44

How do I update a table and set different values upon the condition evaluating to True.

For instance :

UPDATE Table
SET A = '1' IF A > 0 AND A < 1
SET A = '2' IF A > 1 AND A < 2
WHERE A IS NOT NULL;

I have seen CASE expression and IF expression in Procedures and Functions but I want to use it in a simple update/select statement. Is it possible or am I expecting too much from this lovely open source database?

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55
UPDATE table
SET A = IF(A > 0 AND A < 1, 1, IF(A > 1 AND A < 2, 2, A))
WHERE A IS NOT NULL;

you might want to use CEIL() if A is always a floating point value > 0 and <= 2

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  • Values of A are just examples. I want to apply it to any condition. For instance : IF A IS NOT NULL SET to 'Some Varchar Value' ELSE SET to 'Some Other Varchar Value'; I will give your solution a shot and see how it works. Thanks a lot! – ThinkCode Feb 1 '10 at 15:58
29

Whilst you certainly can use MySQL's IF() control flow function as demonstrated by dbemerlin's answer, I suspect it might be a little clearer to the reader (i.e. yourself, and any future developers who might pick up your code in the future) to use a CASE expression instead:

UPDATE Table
SET    A = CASE
         WHEN A > 0 AND A < 1 THEN 1
         WHEN A > 1 AND A < 2 THEN 2
         ELSE A
       END
WHERE  A IS NOT NULL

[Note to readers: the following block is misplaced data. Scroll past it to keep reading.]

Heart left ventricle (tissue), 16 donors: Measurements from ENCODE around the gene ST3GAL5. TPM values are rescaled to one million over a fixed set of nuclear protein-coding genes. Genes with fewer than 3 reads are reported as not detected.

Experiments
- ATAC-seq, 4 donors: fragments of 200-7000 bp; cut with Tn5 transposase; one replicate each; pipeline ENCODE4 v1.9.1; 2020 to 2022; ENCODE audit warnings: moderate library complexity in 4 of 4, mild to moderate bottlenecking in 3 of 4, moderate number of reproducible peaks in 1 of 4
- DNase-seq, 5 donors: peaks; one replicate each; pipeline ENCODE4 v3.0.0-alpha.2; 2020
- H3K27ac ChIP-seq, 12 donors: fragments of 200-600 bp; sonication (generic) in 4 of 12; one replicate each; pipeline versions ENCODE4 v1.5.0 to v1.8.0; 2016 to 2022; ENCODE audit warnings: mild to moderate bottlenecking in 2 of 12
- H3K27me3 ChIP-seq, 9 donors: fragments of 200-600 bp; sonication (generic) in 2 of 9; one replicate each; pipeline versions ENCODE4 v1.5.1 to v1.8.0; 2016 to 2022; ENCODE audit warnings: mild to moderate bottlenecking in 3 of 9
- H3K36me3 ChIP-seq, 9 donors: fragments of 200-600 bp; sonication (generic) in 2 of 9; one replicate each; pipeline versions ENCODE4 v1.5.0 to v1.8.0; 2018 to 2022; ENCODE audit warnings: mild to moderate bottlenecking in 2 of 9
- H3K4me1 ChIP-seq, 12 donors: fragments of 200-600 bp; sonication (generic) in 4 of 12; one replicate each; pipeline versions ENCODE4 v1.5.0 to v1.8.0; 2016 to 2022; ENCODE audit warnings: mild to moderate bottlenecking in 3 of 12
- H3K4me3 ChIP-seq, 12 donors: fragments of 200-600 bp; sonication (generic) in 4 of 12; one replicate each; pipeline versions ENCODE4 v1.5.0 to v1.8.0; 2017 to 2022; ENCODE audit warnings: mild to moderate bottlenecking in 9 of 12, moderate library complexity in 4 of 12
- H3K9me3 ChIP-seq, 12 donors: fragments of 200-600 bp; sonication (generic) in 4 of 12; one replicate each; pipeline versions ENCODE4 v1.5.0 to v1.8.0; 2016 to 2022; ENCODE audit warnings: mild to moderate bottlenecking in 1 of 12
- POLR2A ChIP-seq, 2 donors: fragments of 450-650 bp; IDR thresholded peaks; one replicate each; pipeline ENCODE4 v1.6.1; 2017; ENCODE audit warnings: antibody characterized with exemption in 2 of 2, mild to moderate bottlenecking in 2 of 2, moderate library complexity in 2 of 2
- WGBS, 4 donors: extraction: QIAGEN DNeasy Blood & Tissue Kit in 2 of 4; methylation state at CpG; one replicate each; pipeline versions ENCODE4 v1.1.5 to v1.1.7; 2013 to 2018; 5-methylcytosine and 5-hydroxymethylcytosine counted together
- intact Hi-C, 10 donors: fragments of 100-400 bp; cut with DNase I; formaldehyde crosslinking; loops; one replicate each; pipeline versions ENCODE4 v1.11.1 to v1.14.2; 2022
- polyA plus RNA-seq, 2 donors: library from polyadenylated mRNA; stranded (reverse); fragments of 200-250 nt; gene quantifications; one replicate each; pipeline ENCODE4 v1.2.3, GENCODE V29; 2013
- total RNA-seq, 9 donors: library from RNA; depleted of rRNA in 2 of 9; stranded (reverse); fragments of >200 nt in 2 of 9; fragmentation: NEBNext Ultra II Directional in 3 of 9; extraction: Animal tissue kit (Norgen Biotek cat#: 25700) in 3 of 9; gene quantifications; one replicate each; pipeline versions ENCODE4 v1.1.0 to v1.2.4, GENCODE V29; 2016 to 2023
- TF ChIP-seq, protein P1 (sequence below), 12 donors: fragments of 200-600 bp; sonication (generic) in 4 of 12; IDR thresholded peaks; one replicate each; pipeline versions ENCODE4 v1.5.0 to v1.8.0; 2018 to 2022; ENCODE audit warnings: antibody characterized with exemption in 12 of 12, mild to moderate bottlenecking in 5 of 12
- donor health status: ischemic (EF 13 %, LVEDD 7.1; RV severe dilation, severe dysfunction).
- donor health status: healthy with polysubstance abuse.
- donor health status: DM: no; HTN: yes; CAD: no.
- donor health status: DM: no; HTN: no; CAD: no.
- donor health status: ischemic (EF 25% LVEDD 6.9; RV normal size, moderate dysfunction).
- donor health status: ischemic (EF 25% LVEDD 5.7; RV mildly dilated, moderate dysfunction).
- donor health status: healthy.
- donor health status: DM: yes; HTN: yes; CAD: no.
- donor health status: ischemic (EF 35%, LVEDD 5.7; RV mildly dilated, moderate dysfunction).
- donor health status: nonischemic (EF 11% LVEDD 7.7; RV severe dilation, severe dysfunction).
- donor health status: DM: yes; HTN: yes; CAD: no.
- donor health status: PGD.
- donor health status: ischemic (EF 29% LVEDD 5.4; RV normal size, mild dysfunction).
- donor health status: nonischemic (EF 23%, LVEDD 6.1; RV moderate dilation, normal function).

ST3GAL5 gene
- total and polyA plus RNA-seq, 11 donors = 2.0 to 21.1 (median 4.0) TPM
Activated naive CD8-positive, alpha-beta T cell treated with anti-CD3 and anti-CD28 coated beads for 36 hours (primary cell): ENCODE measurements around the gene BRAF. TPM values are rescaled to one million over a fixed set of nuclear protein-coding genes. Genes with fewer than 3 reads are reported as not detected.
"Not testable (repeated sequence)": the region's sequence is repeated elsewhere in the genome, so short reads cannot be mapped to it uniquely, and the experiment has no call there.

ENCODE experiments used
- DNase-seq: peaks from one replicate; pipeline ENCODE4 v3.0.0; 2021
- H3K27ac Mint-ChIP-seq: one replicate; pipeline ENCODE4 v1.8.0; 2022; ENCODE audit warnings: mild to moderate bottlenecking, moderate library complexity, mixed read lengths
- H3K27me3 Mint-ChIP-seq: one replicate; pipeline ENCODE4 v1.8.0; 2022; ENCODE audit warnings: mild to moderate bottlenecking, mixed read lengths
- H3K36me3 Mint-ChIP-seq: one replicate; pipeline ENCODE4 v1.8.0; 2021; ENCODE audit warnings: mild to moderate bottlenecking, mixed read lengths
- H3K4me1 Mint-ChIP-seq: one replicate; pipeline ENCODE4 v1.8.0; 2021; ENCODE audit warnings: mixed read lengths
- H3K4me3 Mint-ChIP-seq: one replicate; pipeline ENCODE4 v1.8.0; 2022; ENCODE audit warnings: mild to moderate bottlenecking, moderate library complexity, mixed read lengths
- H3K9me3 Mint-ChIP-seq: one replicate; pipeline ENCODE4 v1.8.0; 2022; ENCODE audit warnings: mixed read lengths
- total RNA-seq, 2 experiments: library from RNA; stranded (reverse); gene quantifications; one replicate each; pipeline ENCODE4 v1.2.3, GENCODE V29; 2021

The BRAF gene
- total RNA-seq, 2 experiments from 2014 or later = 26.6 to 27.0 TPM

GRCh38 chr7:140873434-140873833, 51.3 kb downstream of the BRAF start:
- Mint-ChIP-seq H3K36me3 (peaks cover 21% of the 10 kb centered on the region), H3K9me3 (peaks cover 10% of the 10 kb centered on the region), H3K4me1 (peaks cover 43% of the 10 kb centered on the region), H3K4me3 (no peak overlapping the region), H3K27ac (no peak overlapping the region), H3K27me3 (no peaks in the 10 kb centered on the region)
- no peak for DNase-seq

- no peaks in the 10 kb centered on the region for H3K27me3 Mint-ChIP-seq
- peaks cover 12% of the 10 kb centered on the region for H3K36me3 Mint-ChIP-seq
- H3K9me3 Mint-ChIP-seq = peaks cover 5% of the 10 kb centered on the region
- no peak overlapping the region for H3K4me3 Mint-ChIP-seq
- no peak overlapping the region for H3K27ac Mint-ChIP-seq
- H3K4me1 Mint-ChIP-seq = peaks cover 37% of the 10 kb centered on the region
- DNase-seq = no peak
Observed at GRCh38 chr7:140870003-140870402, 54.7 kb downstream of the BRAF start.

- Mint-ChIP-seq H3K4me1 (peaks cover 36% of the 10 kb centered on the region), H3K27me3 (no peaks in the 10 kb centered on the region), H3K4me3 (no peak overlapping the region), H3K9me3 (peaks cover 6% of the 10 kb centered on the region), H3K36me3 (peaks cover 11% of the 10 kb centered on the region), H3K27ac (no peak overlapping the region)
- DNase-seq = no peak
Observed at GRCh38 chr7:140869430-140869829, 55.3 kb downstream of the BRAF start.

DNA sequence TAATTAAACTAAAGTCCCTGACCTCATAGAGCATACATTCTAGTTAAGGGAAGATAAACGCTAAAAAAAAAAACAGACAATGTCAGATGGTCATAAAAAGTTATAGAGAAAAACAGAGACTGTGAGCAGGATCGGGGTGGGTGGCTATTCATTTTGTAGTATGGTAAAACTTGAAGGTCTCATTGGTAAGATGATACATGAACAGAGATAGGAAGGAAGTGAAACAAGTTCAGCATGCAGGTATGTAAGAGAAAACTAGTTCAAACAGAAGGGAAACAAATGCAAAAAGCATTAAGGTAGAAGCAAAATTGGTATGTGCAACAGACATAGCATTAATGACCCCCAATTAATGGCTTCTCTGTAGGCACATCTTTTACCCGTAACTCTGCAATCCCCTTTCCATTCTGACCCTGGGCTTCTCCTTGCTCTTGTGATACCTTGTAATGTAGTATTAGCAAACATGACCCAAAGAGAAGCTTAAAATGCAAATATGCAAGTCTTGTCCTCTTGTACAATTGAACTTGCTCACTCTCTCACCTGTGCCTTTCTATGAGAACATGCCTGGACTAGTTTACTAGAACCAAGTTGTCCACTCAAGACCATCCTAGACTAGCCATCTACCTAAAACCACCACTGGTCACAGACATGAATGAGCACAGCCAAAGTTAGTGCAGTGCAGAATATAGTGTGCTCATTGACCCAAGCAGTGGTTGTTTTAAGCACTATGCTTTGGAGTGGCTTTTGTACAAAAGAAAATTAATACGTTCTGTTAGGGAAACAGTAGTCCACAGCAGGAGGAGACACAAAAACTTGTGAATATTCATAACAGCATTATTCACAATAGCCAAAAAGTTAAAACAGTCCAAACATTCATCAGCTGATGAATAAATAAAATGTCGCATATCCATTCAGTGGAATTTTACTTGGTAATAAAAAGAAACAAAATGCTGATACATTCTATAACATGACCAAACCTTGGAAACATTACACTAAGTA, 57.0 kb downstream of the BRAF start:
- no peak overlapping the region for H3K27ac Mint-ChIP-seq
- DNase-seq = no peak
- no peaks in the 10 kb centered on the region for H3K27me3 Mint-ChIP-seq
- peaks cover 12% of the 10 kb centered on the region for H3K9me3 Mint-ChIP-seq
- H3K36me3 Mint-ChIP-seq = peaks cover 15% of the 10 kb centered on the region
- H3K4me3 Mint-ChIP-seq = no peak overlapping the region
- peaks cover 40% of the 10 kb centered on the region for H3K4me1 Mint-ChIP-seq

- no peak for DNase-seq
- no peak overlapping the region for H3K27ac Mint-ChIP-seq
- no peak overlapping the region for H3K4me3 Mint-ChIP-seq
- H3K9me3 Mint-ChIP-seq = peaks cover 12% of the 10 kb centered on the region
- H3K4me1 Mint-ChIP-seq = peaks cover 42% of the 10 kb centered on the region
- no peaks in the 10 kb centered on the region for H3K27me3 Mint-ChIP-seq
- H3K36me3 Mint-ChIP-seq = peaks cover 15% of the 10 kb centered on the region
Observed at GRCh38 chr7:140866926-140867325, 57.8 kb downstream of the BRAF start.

Of course, in this specific example it's a little wasteful to set A to itself in the ELSE clause—better entirely to filter such conditions from the UPDATE, via the WHERE clause:

UPDATE Table
SET    A = CASE
         WHEN A > 0 AND A < 1 THEN 1
         WHEN A > 1 AND A < 2 THEN 2
       END
WHERE  (A > 0 AND A < 1) OR (A > 1 AND A < 2)

(The inequalities entail A IS NOT NULL).

Or, if you want the intervals to be closed rather than open (note that this would set values of 0 to 1—if that is undesirable, one could explicitly filter such cases in the WHERE clause, or else add a higher precedence WHEN condition):

UPDATE Table
SET    A = CASE
         WHEN A BETWEEN 0 AND 1 THEN 1
         WHEN A BETWEEN 1 AND 2 THEN 2
       END
WHERE  A BETWEEN 0 AND 2

Though, as dbmerlin also pointed out, for this specific situation you could consider using CEIL() instead:

UPDATE Table SET A = CEIL(A) WHERE A BETWEEN 0 AND 2
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  • 1
    This is a much cleaner presentation and works universally even if there are more than two conditions. The if() statement solution offered by @dbemerlin requires nesting past two conditions, which will make the logic even harder to read and understand. – T. Brian Jones Jul 29 '15 at 0:53
7

Here's a query to update a table based on a comparison of another table. If record is not found in tableB, it will update the "active" value to "n". If it's found, will set the value to NULL

UPDATE tableA
LEFT JOIN tableB ON tableA.id = tableB.id
SET active = IF(tableB.id IS NULL, 'n', NULL)";

Hope this helps someone else.

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